Magazine article The Hispanic Outlook in Higher Education

The Legacy of Hugo Chávez, the Redeemer

Magazine article The Hispanic Outlook in Higher Education

The Legacy of Hugo Chávez, the Redeemer

Article excerpt

When Venezuelan president Hugo Chavez died in Marcii after losing a battle with cancer, there was wailing in the streets of Caracas and a blaring of car horns and rattling maracas celebrating his death in some Soudi florida communities.

The latter were predictable scenes in that southernmost U.S. area where many of die foreign self-exiled Venezuelans and expatriates from die Latin American region wait for the day when whoever their nemesis or whatever their troubles made them leave their home country will be avenged.

The Florida display seemed a bit macabre, liken to those dancing on the gl'ave of an enemy they judge lias finally received his comeuppance and is sure to rot in hell for all the grief anil despair he caused Uiem and other members of their community.

It was the opposite scene in the homeland where a large group of Venezuelans venerated him as a Godsend and displayed their sorrow openly over the passing of a man many considered a brave, compassionate leader who had the fortitude and filially the power to do doing something for the poor and neglected.

More than just president of all Venezuelans, he was regarded a champion of the discriminated and disenfranchised because of their color and background. Chavez was one of them, a pardo ?G mixed race. Tn Latin America, particularly among the criollo communities, that's usually the bottom of die social rung.

History will judge if Chavez was an egocentric nationalist bent on leading his country into chaos and ruin because of liis prejudices against the oligarclis and society's swells and the social and economic war he waged against them in die name of what he came to categorize as the Bolivarian movement or "socialism of die 21st century."

Chavez would have much better liked to be remembered - and better yet, venerated - as the second coming of South America's liberator, Simón Bolívar,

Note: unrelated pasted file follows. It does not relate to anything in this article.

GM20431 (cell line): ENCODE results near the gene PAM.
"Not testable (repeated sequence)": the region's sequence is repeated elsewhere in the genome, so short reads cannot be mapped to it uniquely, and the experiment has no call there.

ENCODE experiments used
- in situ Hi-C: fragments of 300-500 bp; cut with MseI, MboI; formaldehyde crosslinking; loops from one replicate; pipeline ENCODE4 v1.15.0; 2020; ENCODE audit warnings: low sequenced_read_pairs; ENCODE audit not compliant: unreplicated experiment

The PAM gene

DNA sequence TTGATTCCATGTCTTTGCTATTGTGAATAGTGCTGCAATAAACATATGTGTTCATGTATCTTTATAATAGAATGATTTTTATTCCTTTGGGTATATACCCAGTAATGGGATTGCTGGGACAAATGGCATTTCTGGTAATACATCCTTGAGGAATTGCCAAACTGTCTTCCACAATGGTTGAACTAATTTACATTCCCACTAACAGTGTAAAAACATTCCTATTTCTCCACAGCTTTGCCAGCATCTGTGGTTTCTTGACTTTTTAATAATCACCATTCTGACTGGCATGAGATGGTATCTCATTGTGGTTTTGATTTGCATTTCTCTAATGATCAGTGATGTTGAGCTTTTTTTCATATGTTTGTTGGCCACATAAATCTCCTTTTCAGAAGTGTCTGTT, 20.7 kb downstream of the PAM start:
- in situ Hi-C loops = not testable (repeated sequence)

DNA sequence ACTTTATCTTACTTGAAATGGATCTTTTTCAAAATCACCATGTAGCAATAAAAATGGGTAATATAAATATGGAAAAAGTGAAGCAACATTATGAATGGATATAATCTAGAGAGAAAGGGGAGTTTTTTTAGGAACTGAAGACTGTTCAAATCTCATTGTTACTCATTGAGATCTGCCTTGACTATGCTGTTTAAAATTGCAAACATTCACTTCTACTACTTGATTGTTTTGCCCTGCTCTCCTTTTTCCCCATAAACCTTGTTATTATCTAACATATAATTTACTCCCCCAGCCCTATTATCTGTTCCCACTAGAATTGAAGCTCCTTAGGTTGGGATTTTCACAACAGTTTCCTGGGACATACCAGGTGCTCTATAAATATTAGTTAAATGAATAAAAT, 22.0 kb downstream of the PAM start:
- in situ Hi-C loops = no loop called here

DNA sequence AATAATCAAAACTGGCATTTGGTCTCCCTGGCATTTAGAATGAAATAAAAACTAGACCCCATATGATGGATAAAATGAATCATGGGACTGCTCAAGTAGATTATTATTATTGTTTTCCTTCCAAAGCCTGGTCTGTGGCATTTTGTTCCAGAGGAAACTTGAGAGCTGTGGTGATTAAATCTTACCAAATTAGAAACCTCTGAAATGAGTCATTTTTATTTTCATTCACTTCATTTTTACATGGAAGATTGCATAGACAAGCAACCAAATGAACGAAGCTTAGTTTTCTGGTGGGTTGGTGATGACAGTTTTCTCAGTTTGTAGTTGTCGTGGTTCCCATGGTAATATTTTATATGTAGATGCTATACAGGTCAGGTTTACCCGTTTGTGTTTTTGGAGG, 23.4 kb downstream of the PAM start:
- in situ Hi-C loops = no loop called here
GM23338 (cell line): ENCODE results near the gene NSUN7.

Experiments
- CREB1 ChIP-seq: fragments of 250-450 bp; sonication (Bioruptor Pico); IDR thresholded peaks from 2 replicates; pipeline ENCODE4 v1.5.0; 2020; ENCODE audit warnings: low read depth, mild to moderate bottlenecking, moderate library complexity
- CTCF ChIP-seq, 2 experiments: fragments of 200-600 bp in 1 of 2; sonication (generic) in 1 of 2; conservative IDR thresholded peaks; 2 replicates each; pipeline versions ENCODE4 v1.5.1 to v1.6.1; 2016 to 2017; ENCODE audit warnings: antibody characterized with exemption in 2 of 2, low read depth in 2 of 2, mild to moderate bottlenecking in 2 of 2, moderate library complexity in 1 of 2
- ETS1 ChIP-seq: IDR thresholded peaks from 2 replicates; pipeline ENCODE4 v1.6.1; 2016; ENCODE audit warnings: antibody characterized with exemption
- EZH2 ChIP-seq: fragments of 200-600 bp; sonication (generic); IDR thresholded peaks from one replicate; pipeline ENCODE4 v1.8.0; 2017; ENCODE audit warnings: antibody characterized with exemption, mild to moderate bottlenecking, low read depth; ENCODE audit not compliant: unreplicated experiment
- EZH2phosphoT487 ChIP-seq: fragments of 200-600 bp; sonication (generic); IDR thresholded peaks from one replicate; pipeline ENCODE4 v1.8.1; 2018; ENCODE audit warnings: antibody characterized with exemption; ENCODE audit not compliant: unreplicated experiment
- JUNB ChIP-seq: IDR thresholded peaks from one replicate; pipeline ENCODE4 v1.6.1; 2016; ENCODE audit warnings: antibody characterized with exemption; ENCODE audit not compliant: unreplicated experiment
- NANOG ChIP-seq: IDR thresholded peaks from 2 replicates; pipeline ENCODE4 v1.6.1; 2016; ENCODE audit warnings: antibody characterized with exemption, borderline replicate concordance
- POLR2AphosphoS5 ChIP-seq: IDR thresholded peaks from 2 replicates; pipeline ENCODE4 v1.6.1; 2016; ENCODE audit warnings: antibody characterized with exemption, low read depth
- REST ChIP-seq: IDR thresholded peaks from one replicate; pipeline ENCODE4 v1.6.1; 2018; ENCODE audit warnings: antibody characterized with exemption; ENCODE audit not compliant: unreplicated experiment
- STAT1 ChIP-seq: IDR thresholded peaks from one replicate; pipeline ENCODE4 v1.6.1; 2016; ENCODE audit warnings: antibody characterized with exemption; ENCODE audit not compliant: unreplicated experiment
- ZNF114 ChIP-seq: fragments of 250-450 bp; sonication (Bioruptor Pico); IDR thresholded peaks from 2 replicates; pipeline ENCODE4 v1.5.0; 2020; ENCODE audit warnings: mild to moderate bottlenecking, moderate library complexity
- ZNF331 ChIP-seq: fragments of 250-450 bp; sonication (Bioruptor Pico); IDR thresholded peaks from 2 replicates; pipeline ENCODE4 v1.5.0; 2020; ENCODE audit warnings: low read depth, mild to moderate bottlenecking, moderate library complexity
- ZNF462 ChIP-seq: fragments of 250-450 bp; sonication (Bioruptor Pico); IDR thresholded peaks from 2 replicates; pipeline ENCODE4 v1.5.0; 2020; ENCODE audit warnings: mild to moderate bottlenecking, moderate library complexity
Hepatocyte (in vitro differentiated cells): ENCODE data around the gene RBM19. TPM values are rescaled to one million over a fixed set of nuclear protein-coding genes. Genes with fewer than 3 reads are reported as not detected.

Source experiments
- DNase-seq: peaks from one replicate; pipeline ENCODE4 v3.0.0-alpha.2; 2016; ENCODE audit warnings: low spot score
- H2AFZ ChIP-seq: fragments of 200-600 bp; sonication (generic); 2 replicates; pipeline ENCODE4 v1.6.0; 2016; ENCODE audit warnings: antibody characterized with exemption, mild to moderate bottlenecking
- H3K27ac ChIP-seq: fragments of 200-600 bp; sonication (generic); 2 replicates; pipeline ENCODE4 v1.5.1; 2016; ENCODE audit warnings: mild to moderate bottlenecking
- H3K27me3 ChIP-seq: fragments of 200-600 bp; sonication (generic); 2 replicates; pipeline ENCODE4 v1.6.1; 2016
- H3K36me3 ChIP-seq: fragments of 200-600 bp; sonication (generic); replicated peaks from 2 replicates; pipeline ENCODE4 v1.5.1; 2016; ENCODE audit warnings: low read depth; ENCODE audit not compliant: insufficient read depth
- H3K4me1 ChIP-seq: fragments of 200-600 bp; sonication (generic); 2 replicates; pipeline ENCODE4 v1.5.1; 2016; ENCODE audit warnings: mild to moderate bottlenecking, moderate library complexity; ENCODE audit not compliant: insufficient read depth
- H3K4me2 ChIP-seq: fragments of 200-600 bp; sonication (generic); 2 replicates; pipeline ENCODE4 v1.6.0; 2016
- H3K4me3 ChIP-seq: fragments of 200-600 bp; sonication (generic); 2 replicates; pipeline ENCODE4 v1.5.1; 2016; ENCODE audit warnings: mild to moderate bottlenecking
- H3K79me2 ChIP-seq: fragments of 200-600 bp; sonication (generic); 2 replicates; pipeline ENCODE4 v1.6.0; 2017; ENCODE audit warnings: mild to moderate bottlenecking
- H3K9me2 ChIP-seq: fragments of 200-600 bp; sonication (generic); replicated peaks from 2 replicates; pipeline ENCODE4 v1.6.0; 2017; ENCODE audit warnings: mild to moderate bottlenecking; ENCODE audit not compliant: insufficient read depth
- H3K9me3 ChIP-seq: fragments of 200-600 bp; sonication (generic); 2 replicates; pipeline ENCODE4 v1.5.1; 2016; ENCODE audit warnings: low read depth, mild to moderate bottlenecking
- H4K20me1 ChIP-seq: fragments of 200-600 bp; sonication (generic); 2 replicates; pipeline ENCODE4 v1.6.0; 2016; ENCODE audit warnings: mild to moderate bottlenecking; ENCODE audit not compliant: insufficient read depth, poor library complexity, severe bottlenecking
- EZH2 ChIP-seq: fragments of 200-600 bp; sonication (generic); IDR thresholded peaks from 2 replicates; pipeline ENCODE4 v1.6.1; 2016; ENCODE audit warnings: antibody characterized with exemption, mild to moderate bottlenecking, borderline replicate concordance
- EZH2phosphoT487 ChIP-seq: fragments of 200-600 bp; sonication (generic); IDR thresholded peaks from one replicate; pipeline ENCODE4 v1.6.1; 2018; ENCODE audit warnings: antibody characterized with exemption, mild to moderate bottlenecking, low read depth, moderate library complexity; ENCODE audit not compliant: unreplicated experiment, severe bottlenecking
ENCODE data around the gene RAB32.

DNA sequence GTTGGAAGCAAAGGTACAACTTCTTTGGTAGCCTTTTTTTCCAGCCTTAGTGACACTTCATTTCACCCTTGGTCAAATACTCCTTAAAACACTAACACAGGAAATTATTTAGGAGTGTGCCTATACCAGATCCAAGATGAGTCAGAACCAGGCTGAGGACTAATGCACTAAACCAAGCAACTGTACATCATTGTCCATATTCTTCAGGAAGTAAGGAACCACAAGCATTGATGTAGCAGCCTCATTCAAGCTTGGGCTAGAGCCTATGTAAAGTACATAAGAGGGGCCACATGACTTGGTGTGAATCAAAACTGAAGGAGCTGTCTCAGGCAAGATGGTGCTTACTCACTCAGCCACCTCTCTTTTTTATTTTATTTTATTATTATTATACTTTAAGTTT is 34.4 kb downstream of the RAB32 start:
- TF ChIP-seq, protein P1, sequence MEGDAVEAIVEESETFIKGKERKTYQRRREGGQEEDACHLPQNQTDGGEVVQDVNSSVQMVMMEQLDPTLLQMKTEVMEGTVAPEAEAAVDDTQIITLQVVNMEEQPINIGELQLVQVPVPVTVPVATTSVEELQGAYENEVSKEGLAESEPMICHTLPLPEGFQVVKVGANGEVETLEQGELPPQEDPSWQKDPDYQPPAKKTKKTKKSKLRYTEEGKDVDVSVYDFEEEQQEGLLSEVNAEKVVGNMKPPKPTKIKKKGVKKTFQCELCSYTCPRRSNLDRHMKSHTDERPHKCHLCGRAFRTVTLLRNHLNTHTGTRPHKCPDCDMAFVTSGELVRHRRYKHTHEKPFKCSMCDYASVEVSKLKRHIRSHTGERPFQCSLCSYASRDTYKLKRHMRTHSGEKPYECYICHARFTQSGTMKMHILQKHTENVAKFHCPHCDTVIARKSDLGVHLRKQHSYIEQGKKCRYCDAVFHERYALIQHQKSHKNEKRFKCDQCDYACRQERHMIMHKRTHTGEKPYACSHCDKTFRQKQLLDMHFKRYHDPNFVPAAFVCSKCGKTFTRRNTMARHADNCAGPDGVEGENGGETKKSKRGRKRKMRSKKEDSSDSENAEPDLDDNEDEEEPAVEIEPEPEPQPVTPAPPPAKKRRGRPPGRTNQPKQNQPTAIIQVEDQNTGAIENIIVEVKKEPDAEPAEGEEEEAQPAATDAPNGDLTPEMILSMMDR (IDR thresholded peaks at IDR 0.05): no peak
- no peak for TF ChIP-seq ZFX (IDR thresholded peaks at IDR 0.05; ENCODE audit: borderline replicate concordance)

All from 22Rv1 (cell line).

Chavez did not live long enough to accomplish this, but he made a good start in his 14 years as president and was beginning another six-year term in which he promised, for better or worse, more of the same.

There are contrasting ways to measure the worth and the achievements of a personality and leader like Chavez. Throughout its history, Latin America has had its share of military despots, demagogues and maniacal, corrupt leaders bent on pursuing their prejudices and in the process leading their country to ruin and anarchy before they· were eliminated.

There are Venezuelans in the country and in selfimposed exile who thought that of Chavez, but this is arguable although he did have his autocratic ways.

Chavez, democratically and freely elected, was a wannabe Bolivar who preached the "Bolivarism" reformation of his country and the deliverance of the poor and disenfranchised in his self-styled redeemer ways.

He venerated Bolivar's legacy to the point of ridicule by some of the Venezuelan community, usually his detractors who were careful to tread lightly on Ills political idiosyncrasies lest vengeance come crashing down on them.

In 2010, Chavez exhumed the remains of Bolivar in the National Pantheon in Caracas. To some, his reverence sounded a bit kooky, like having a conversation with bis mummified hero, and placing an empty chair next to Ills at cabinet meetings - which the ghost of Bolivar symbolically occupied,

Symbolism it might have been, but it served to cast Chavez in Bolivars image as die modern-day liberator of his people from noi only political bondage but also the social and economic, deprivations they had endured in the past from uncaring, corrupted administrations. …

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